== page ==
High-tech companies enthusiastic about Technique Tangible
News | 25 Feb 2020
'There are fewer and fewer boys with the screwdriver in their back pocket'
Interview with Petra Lambert, regional coordinator at Jetnet & Technet
Making young people enthusiastic about a job in technology is important. Because technology offers solutions for major social problems. Think of the climate, the quality of life in cities and healthcare. In order to have sufficient staff in the future, our high-tech companies participate in Techniek Tactbaar. The best promotion of technology among young people in the Northern Netherlands.
Companies are warming to it. Also that of Innovatiecluster Drachten. Because instead of endless meetings about how to make young people enthusiastic about technology, Jet-Net & Technet offers a practical and effective concept: Techniek Tactbaar. "Pupils bring their parents to the companies and experience something completely different than at school," says Petra Lambert, regional coordinator at Jetnet & Technet. Together with project leader John van Mierlo, she organizes Techniek Tactbaar. And with success. The ICD companies are also enthusiastic. “Together with teachers from primary and secondary schools and businesses in the area, we are organizing a do-day. Here students can try out technical gadgets, but also get acquainted with, for example, welding and turning and milling. In this way, companies show what they do and children become enthusiastic about technology."
That's exactly what most schools can use help with, conveying enthusiasm for technology. That is why the do-day does not stand alone and its follow-up in the classroom is very important. “There are schools that make this day a special assignment for career orientation. As a result, students become even more aware of their choice of school and profession. For example, children interview three companies and make a video. Then it is nice if the mentor says: we will watch and discuss the videos you have made together. Then there is attention for technique in the classroom and the opportunities and possibilities are discussed.” Unfortunately, Lambert has no control over such a lesson. We organize the entire process up to and including the event. Then it is up to the school to follow up. We urge schools to prepare for the day, have enough children, and discuss it in class afterwards. That completes the picture and has the most effect.”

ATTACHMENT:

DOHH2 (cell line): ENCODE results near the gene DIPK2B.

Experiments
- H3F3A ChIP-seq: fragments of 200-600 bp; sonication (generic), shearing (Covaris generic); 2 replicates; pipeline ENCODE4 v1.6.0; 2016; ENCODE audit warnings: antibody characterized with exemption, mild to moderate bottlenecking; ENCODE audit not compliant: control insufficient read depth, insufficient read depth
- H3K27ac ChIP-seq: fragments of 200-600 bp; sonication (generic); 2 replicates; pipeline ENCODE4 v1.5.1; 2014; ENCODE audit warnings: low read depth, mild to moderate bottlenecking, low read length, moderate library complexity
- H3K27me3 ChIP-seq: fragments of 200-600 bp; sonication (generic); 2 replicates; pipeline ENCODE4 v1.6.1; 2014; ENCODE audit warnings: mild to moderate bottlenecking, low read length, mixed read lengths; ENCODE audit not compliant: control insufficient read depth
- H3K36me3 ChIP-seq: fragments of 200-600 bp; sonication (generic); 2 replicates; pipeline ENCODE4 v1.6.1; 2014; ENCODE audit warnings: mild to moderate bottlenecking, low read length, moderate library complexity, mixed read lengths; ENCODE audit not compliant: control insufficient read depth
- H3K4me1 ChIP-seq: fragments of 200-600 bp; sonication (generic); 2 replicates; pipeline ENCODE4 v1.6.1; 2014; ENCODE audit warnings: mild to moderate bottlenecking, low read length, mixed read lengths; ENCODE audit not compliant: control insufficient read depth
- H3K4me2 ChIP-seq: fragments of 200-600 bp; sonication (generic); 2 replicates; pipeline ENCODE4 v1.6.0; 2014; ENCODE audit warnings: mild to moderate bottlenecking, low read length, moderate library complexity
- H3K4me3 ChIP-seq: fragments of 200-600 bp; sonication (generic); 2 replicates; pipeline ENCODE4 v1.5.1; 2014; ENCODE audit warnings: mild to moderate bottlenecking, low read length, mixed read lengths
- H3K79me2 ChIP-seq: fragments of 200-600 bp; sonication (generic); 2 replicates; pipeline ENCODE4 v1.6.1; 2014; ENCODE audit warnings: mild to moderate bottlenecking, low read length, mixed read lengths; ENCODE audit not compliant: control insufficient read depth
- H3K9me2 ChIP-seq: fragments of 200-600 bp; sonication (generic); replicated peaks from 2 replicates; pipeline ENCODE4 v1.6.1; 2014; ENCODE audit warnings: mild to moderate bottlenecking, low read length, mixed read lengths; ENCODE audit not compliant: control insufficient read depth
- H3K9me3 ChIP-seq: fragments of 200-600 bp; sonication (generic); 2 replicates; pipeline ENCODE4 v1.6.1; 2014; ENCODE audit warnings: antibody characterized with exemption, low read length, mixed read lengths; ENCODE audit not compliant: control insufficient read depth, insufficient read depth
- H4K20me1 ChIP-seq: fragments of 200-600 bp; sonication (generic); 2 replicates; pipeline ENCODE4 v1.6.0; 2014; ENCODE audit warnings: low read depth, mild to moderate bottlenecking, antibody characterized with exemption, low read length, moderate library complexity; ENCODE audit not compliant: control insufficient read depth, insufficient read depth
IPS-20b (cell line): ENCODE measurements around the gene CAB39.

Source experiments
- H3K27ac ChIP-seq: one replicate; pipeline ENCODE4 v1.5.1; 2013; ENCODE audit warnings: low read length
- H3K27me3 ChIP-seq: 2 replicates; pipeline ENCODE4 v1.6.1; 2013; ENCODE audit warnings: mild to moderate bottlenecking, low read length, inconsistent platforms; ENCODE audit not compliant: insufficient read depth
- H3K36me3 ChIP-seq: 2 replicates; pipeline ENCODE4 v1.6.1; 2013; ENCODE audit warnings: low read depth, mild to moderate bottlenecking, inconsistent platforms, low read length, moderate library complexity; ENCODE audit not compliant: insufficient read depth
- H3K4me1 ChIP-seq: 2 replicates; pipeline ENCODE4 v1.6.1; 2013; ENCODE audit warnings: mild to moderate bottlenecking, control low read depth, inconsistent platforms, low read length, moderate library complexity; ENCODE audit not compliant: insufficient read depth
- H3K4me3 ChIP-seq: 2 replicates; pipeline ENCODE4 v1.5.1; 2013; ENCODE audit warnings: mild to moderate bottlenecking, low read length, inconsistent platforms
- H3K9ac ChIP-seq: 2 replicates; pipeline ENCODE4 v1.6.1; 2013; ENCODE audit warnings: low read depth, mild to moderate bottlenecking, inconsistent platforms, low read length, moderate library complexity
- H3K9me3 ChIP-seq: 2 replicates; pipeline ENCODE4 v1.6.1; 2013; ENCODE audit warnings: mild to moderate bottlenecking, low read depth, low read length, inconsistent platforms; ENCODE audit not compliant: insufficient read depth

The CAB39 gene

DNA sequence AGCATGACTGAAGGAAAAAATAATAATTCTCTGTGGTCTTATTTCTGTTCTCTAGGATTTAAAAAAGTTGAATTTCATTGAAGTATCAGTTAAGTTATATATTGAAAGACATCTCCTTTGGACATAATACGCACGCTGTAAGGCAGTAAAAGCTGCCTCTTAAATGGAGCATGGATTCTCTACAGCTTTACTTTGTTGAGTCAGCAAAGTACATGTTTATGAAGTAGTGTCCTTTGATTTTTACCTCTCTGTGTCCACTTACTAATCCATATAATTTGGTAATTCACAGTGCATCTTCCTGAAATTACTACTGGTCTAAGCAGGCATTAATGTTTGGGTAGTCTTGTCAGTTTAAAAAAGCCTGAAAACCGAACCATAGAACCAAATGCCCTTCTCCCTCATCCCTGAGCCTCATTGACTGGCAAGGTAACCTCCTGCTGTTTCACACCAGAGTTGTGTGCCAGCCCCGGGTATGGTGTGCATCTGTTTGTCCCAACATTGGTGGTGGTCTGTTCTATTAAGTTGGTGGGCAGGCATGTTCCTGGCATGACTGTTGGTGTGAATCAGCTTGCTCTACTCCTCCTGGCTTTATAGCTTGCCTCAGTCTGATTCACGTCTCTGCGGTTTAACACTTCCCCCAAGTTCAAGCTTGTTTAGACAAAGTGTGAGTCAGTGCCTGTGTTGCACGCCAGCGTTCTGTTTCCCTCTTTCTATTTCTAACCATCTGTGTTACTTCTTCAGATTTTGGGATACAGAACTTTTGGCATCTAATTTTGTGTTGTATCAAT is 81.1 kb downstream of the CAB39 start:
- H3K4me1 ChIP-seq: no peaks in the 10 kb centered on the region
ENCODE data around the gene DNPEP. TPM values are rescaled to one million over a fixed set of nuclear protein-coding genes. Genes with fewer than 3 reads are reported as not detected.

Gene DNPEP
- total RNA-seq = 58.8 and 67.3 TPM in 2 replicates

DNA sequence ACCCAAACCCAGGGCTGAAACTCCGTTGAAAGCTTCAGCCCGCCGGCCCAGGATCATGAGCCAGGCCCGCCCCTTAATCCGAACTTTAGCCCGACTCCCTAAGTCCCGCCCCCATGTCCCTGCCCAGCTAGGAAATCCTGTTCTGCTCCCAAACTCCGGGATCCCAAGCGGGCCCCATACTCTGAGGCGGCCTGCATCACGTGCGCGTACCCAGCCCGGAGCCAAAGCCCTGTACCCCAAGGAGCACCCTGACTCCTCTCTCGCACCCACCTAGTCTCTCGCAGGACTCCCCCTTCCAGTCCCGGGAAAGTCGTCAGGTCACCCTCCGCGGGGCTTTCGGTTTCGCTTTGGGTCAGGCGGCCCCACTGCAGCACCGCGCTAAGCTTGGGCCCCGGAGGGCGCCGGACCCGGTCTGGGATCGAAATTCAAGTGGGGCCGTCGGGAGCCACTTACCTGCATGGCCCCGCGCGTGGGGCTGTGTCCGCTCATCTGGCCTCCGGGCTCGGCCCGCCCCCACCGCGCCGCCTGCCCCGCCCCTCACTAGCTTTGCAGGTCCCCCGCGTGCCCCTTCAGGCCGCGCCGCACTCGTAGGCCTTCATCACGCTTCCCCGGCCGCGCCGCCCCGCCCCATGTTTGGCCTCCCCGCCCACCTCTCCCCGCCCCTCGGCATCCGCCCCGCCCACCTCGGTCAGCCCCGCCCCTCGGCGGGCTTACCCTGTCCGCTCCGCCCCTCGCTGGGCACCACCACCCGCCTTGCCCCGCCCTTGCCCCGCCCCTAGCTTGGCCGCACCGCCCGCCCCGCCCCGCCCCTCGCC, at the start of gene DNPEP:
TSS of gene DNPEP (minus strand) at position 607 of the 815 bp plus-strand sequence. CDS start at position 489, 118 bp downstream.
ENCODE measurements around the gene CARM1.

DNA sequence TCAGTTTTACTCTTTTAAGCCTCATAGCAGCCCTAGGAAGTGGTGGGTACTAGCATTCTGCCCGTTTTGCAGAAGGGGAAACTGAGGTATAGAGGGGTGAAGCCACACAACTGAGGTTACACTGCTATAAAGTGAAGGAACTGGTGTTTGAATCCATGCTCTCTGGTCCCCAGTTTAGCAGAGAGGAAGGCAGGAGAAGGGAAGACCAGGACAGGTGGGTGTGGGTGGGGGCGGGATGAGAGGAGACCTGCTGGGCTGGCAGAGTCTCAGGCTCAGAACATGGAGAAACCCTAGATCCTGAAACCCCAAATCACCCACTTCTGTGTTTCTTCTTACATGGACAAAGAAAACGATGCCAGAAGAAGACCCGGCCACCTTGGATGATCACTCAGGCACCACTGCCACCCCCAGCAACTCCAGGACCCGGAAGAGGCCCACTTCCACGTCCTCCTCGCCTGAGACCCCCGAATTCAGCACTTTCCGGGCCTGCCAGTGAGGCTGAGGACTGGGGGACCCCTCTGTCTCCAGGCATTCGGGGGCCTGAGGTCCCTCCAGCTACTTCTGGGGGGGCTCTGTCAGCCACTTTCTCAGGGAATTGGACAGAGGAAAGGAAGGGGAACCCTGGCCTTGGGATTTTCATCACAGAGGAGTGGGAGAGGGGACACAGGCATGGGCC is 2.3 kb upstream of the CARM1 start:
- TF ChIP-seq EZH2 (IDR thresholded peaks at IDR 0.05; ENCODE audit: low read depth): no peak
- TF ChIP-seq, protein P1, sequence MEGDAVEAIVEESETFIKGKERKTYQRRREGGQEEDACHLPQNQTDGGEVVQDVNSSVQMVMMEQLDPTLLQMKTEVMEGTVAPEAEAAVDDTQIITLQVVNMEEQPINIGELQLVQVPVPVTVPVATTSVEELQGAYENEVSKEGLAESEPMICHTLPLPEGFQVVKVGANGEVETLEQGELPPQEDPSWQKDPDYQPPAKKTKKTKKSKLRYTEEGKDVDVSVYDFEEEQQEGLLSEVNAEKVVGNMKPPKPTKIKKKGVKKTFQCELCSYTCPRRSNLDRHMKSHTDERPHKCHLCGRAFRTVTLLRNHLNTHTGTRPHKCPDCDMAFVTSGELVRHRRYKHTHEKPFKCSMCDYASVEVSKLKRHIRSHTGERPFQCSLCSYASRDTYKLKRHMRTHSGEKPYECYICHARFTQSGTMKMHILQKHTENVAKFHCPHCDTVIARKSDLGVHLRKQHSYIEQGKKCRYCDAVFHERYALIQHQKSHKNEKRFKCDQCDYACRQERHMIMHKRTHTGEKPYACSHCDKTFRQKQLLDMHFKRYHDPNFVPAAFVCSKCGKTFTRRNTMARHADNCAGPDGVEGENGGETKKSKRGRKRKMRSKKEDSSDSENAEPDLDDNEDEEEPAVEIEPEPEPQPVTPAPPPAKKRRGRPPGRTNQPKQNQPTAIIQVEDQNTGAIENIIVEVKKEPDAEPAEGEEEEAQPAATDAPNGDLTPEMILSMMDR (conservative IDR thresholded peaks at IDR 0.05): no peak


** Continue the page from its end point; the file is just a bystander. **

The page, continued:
This method sounds fragile, but it works well. “We give schools training courses on how you can look at motives and motives together with students and how you can link this to technology. This gives teachers insight and allows them to better communicate with their students. You used to only talk to guys who carried the screwdriver in the back pocket, so to speak. There are fewer and fewer of these guys, and you don't have to seduce them. It is mainly about the other children, that they also come into contact with technology from an early age. For example, by having them solve technical issues, integrating language and math so that they receive lively and context-rich education. It is a process that has to grow and slowly but surely becomes part of the curriculum.”
21 thousand visitors
The first Technique Tactile was held in Meppel in 2015. Companies and schools in 16 places in the Northern Netherlands are now familiar with the event and more than 21,000 visitors have attended. This number is growing partly due to the enthusiasm of schools and companies. ,,We organize most events in Friesland and this year also a number in Drenthe. The next event is on March 13 in Sneek, including the companies of Innovatiecluster Drachten. The province of Groningen is the next area we want to conquer."
How nice would it be if, in addition to the children and their parents, the mentors also visit the event? “We usually hold Techniek Tactbaar on a Friday between 2 and 9 p.m. It would be fantastic if more teachers visited the event to get an idea of the companies in the region. Moreover, it broadens knowledge about technology, so that you as a mentor are better able to talk to your students or give them good advice for further education. I think this is so important that I would like to call on teachers to make agreements in their team meetings about who will go to Techniek Tactbaar."
From the thanks that Lambert receives, it appears that the companies are eager. ,,Each company receives a cake after the event as a thank you, which resulted in many nice reactions. We see that participating companies are growing in their presentation. The first time, some don't quite know what to show. Stickers, key rings and a company poster are not enough. Then the children can't experience anything, they have to be able to do something! Companies see that and come up with something different next time. They will notice soon enough whether they are in the right place from the enthusiasm of the children!"
Jet-Net & TechNet is the youth and technology network of companies and schools to allow young people to consciously choose a technical further education. It offers primary schools practical support in introducing and integrating science and technology into the curriculum. Research has shown that children form professional images between the ages of 9 and 14 and already exclude some career choices. Moreover, technology makes an important contribution to the talent development of children. That is why it is important to introduce children to science and technology at an early age. Jet-Net & TechNet supports primary schools with free workshops and advice when starting teaching science and technology and working smartly with the business community.
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